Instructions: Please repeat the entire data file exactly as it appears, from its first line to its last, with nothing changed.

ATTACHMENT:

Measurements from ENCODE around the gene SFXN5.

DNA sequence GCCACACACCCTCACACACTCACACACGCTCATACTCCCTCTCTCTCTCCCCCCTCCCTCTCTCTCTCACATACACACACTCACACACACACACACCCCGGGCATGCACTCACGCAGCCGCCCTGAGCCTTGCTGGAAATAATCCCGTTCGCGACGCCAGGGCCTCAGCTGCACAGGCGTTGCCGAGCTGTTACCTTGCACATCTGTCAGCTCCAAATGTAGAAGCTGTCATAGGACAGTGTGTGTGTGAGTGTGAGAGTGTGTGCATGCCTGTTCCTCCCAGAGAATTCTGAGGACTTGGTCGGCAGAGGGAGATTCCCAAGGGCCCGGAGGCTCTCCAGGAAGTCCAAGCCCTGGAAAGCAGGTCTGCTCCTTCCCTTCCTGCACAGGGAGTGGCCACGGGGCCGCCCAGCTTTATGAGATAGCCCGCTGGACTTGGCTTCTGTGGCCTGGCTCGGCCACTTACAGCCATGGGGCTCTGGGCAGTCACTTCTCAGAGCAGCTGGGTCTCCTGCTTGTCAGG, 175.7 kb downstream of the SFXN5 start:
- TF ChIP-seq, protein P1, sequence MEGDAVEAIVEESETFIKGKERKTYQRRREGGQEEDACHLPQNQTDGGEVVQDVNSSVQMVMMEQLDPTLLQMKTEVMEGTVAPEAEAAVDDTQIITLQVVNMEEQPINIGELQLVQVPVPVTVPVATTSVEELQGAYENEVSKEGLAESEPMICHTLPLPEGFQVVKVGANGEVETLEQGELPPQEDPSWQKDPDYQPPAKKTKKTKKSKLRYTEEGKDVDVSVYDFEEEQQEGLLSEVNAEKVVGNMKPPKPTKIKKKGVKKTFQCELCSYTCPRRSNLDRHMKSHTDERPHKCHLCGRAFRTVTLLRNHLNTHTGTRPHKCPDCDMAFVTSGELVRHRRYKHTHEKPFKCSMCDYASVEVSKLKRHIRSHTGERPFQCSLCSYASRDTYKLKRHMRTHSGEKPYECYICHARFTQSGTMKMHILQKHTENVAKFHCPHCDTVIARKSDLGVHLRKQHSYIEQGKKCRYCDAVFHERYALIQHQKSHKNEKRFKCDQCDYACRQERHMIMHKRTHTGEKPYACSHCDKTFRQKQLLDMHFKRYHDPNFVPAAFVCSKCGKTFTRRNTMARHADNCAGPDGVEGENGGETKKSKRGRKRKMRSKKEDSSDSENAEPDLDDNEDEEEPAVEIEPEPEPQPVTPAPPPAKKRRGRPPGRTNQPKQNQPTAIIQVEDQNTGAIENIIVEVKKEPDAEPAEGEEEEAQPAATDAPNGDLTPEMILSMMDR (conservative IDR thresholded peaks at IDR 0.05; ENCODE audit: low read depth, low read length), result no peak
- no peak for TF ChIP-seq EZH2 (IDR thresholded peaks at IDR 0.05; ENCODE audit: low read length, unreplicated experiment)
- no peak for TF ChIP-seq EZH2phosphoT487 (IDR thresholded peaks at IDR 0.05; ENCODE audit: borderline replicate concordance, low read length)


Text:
Measurements from ENCODE around the gene SFXN5.

DNA sequence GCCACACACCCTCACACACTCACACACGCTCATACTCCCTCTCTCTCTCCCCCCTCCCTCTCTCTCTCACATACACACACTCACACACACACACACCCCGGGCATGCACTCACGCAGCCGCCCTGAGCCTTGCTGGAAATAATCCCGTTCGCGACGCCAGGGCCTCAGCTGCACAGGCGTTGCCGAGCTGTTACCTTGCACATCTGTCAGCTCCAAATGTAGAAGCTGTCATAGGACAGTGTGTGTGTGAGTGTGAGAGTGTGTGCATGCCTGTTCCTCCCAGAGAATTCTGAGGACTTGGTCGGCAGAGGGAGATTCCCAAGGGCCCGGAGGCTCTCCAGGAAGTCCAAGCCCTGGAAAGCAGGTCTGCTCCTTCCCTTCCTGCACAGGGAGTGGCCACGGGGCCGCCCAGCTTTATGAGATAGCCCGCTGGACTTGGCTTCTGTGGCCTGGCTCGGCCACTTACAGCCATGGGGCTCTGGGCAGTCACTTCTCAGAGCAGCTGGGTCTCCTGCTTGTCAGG, 175.7 kb downstream of the SFXN5 start:
- TF ChIP-seq, protein P1, sequence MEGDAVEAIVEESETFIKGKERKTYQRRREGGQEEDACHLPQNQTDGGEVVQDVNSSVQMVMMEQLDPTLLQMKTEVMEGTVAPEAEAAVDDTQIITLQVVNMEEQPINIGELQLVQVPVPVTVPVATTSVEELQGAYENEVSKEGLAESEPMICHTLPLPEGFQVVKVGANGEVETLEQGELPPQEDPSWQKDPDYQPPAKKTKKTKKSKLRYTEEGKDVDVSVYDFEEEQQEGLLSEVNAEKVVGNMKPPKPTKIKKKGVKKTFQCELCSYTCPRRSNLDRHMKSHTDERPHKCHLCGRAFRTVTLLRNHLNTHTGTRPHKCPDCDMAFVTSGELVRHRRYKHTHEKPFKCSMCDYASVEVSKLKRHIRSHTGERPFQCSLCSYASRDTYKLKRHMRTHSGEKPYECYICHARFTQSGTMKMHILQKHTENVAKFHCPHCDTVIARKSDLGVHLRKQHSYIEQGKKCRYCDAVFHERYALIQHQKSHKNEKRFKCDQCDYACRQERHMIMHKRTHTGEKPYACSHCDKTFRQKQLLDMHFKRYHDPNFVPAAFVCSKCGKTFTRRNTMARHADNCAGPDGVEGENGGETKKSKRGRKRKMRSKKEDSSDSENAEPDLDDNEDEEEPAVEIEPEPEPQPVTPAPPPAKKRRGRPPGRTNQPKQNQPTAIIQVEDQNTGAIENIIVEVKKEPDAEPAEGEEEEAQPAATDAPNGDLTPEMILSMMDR (conservative IDR thresholded peaks at IDR 0.05; ENCODE audit: low read depth, low read length), result no peak
- no peak for TF ChIP-seq EZH2 (IDR thresholded peaks at IDR 0.05; ENCODE audit: low read length, unreplicated experiment)
- no peak for TF ChIP-seq EZH2phosphoT487 (IDR thresholded peaks at IDR 0.05; ENCODE audit: borderline replicate concordance, low read length)